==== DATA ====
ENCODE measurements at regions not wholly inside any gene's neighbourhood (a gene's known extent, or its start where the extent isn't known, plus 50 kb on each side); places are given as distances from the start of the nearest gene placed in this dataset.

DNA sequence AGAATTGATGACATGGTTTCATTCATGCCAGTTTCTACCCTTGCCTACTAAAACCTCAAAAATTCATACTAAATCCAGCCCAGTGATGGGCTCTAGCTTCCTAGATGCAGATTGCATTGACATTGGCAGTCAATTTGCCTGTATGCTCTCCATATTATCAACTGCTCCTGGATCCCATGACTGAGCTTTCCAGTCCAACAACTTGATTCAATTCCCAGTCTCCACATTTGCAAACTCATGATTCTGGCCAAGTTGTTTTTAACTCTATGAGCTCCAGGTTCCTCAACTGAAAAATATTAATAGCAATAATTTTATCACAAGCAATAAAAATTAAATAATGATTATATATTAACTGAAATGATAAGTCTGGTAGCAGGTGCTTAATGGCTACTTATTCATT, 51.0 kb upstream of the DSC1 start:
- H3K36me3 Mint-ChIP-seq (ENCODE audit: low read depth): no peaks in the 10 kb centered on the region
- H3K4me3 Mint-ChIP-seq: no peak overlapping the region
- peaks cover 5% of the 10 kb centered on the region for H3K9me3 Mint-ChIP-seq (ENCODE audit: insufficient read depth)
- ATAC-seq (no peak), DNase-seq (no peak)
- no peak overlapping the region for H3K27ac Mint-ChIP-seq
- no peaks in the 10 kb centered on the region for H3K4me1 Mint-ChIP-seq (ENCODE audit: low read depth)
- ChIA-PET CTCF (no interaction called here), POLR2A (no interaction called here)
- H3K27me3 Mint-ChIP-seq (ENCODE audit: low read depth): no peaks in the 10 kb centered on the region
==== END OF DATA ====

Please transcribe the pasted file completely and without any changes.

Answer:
ENCODE measurements at regions not wholly inside any gene's neighbourhood (a gene's known extent, or its start where the extent isn't known, plus 50 kb on each side); places are given as distances from the start of the nearest gene placed in this dataset.

DNA sequence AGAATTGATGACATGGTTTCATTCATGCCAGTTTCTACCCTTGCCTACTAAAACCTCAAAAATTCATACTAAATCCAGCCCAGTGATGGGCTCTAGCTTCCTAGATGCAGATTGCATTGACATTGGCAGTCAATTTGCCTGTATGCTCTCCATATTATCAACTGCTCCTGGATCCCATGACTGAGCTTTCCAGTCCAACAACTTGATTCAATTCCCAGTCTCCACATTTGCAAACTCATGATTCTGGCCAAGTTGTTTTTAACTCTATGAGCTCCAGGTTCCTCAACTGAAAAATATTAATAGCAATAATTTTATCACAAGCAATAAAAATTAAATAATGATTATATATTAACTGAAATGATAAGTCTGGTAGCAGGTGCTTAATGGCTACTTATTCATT, 51.0 kb upstream of the DSC1 start:
- H3K36me3 Mint-ChIP-seq (ENCODE audit: low read depth): no peaks in the 10 kb centered on the region
- H3K4me3 Mint-ChIP-seq: no peak overlapping the region
- peaks cover 5% of the 10 kb centered on the region for H3K9me3 Mint-ChIP-seq (ENCODE audit: insufficient read depth)
- ATAC-seq (no peak), DNase-seq (no peak)
- no peak overlapping the region for H3K27ac Mint-ChIP-seq
- no peaks in the 10 kb centered on the region for H3K4me1 Mint-ChIP-seq (ENCODE audit: low read depth)
- ChIA-PET CTCF (no interaction called here), POLR2A (no interaction called here)
- H3K27me3 Mint-ChIP-seq (ENCODE audit: low read depth): no peaks in the 10 kb centered on the region